Pink salmon harvests in Prince William Sound leaped to 12 million fish through July 30, boosting the Sound’s overall harvest to over 19 million fish.
Total deliveries to processors in Cordova also included some 4.7 million chums, 2.4 million sockeyes, 16,000 kings and 4,000 silvers.
The biggest catch so far this year in the Sound has been nearly 11 million salmon in the Prince William Sound general seine district, including some 10 million pink salmon, 758,000 chums and 149,000 red salmon.
The statewide salmon catch swelled to 97,236,000 fish, including nearly 52 million sockeyes, 35 million humpies, 9.6 million chums, 620,000 silvers and 207,000 kings.
The preliminary statewide salmon harvest report is updated daily in-season by the Alaska Department of Fish and Game.
Between 50 percent and 60 percent of the annual harvest occurs from this point on in the season in an odd-numbered year, with most of the volume coming from pink salmon harvests, which have slowed in the last two weeks, says Garrett Evridge, who compiled the McDowell Group’s weekend salmon harvest report on behalf of the Alaska Seafood Marketing Institute.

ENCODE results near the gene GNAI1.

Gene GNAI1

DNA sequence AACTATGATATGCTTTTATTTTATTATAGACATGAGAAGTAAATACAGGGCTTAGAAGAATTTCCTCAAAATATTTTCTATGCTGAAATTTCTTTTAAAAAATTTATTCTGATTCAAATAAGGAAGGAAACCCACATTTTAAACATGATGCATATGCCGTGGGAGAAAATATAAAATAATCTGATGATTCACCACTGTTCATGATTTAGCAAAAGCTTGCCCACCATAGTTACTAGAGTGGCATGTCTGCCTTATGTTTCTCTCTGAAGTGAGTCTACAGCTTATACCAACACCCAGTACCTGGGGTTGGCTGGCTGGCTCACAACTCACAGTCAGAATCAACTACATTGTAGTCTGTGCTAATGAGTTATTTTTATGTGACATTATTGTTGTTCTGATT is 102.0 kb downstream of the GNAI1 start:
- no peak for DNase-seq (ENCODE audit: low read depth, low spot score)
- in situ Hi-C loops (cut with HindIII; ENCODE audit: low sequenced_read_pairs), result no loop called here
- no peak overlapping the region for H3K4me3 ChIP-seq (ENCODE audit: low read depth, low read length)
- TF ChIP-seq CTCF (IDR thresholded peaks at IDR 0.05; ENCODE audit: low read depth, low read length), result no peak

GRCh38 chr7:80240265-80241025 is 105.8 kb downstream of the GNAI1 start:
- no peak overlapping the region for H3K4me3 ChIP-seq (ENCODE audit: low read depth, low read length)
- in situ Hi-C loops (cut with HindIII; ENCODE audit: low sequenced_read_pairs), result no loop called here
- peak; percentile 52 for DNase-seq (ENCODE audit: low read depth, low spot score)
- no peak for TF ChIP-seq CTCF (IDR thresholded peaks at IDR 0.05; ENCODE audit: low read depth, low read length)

Most of the volume will come from pink salmon harvests, which have slowed over the last two weeks.
Keta, coho, and Chinook harvests are also slow, in contrast to strong sockeye landings in Bristol Bay and elsewhere in Alaska. Southeast Alaska harvests are about 14 percent behind those of 2018 and less than half of the long-term average. Sockeye harvest for Southeast Alaska typically peaks the second week of August.
This week and the next two after that are usually the peak of the humpy harvest, Evridge said, with landings over this period capable of exceeding 20 million fish a week. Kodiak and the Alaska Peninsula and Aleutian Islands are having strong seasons, while Prince William Sound and Southeast Alaska are lagging.
The Keta salmon harvest so far is about a quarter lower than 2018 and the long-term average.
Evridge also noted that fishing has been particularly challenging in the Arctic-Yukon-Kuskokwim region and Southeast which are 58 percent and 70 percent behind the 2018 pace respectively.
Coho landings have been 37 percent behind 2018 and half of the five-year average.
Retail prices for sockeyes are dropping.
Costco stores in Anchorage were offering fresh Copper River sockeye fillets for $9.99 and fresh headed and gutted Copper River sockeyes for $5.99 a pound, and Pike Place Fish Market in Seattle still had quarter pounder Copper River salmon burgers for $4.99 per burger.
New Sagaya’s fish market in Anchorage was offering fresh Alaska sockeye fillets in five-pound packages for $169.95.
Pike Place also had whole fresh sockeyes for $47.96 per fish, and fresh sockeye fillets for $21.99 a pound.